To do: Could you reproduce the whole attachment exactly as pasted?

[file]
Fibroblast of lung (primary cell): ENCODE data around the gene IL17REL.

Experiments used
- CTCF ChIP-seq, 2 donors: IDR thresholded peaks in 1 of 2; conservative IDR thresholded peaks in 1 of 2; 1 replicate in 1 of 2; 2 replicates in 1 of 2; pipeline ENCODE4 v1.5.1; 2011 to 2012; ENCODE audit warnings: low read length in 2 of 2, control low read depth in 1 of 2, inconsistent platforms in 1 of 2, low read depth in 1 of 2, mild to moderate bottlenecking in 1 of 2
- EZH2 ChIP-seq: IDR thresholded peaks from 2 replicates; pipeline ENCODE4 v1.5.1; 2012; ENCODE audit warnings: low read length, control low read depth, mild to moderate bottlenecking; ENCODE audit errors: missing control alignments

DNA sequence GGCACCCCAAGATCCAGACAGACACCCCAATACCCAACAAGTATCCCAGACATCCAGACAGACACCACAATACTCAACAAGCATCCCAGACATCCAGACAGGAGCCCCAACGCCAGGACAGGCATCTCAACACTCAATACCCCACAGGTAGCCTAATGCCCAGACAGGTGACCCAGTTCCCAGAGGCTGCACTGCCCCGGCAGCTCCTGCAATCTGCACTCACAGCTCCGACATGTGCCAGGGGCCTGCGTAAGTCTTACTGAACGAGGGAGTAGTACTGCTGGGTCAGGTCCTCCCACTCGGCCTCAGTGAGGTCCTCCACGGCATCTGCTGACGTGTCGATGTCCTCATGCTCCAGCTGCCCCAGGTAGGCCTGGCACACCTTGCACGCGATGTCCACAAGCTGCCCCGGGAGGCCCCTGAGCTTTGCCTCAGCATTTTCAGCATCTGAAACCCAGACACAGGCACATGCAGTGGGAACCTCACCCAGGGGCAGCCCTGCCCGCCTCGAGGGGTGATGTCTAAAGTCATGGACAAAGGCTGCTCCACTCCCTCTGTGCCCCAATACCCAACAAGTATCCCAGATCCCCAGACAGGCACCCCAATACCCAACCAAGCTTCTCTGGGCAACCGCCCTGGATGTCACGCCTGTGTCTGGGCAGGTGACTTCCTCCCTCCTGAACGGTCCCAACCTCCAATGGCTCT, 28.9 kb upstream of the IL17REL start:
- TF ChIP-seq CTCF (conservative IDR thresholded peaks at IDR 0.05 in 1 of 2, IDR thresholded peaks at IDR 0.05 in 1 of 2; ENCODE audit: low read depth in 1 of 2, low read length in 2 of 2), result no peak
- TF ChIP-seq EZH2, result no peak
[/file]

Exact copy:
Fibroblast of lung (primary cell): ENCODE data around the gene IL17REL.

Experiments used
- CTCF ChIP-seq, 2 donors: IDR thresholded peaks in 1 of 2; conservative IDR thresholded peaks in 1 of 2; 1 replicate in 1 of 2; 2 replicates in 1 of 2; pipeline ENCODE4 v1.5.1; 2011 to 2012; ENCODE audit warnings: low read length in 2 of 2, control low read depth in 1 of 2, inconsistent platforms in 1 of 2, low read depth in 1 of 2, mild to moderate bottlenecking in 1 of 2
- EZH2 ChIP-seq: IDR thresholded peaks from 2 replicates; pipeline ENCODE4 v1.5.1; 2012; ENCODE audit warnings: low read length, control low read depth, mild to moderate bottlenecking; ENCODE audit errors: missing control alignments

DNA sequence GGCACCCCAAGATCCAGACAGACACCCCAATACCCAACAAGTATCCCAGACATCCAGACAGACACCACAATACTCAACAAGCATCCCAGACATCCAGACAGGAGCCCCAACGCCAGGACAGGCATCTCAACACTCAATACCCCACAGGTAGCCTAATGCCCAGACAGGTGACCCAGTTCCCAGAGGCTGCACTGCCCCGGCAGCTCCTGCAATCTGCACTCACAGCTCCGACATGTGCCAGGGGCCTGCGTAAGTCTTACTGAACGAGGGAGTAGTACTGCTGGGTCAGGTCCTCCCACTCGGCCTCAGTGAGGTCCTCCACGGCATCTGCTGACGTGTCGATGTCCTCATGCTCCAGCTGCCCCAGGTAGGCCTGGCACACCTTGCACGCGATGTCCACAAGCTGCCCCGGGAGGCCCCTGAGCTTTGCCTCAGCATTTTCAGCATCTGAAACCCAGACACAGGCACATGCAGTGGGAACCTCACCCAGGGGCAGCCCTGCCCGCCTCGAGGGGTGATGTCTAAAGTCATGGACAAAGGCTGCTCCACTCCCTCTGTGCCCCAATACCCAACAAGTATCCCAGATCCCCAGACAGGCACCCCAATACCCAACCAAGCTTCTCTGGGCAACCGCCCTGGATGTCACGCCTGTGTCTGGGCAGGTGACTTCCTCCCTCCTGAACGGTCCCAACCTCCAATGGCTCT, 28.9 kb upstream of the IL17REL start:
- TF ChIP-seq CTCF (conservative IDR thresholded peaks at IDR 0.05 in 1 of 2, IDR thresholded peaks at IDR 0.05 in 1 of 2; ENCODE audit: low read depth in 1 of 2, low read length in 2 of 2), result no peak
- TF ChIP-seq EZH2, result no peak